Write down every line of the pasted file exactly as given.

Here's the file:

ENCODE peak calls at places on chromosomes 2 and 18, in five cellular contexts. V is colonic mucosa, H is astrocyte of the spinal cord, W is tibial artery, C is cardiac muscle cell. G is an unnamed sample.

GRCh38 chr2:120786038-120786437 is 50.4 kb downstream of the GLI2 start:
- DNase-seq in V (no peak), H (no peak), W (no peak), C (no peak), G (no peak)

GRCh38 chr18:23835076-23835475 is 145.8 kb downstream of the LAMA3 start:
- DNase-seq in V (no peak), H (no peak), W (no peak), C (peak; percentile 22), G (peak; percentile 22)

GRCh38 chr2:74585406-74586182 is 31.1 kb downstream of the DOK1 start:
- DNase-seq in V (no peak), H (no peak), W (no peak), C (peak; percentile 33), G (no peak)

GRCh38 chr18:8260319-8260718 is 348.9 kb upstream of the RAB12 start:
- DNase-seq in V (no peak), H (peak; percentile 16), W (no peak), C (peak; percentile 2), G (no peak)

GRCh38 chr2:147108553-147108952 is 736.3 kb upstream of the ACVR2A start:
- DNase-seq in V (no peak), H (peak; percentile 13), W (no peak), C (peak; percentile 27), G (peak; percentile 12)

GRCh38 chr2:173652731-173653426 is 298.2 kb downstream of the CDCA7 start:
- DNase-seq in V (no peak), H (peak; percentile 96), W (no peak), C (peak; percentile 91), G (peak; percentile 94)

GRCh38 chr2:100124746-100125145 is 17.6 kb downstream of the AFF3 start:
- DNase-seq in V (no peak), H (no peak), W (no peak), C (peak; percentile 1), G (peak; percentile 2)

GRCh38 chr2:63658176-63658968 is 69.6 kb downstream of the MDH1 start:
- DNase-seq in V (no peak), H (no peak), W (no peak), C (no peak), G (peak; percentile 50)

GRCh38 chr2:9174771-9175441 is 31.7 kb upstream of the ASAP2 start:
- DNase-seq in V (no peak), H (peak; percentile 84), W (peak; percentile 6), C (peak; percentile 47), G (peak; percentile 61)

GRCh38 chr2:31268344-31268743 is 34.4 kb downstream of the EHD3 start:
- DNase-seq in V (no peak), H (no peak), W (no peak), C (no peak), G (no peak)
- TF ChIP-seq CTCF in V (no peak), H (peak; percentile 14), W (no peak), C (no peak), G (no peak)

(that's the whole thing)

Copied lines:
ENCODE peak calls at places on chromosomes 2 and 18, in five cellular contexts. V is colonic mucosa, H is astrocyte of the spinal cord, W is tibial artery, C is cardiac muscle cell. G is an unnamed sample.

GRCh38 chr2:120786038-120786437 is 50.4 kb downstream of the GLI2 start:
- DNase-seq in V (no peak), H (no peak), W (no peak), C (no peak), G (no peak)

GRCh38 chr18:23835076-23835475 is 145.8 kb downstream of the LAMA3 start:
- DNase-seq in V (no peak), H (no peak), W (no peak), C (peak; percentile 22), G (peak; percentile 22)

GRCh38 chr2:74585406-74586182 is 31.1 kb downstream of the DOK1 start:
- DNase-seq in V (no peak), H (no peak), W (no peak), C (peak; percentile 33), G (no peak)

GRCh38 chr18:8260319-8260718 is 348.9 kb upstream of the RAB12 start:
- DNase-seq in V (no peak), H (peak; percentile 16), W (no peak), C (peak; percentile 2), G (no peak)

GRCh38 chr2:147108553-147108952 is 736.3 kb upstream of the ACVR2A start:
- DNase-seq in V (no peak), H (peak; percentile 13), W (no peak), C (peak; percentile 27), G (peak; percentile 12)

GRCh38 chr2:173652731-173653426 is 298.2 kb downstream of the CDCA7 start:
- DNase-seq in V (no peak), H (peak; percentile 96), W (no peak), C (peak; percentile 91), G (peak; percentile 94)

GRCh38 chr2:100124746-100125145 is 17.6 kb downstream of the AFF3 start:
- DNase-seq in V (no peak), H (no peak), W (no peak), C (peak; percentile 1), G (peak; percentile 2)

GRCh38 chr2:63658176-63658968 is 69.6 kb downstream of the MDH1 start:
- DNase-seq in V (no peak), H (no peak), W (no peak), C (no peak), G (peak; percentile 50)

GRCh38 chr2:9174771-9175441 is 31.7 kb upstream of the ASAP2 start:
- DNase-seq in V (no peak), H (peak; percentile 84), W (peak; percentile 6), C (peak; percentile 47), G (peak; percentile 61)

GRCh38 chr2:31268344-31268743 is 34.4 kb downstream of the EHD3 start:
- DNase-seq in V (no peak), H (no peak), W (no peak), C (no peak), G (no peak)
- TF ChIP-seq CTCF in V (no peak), H (peak; percentile 14), W (no peak), C (no peak), G (no peak)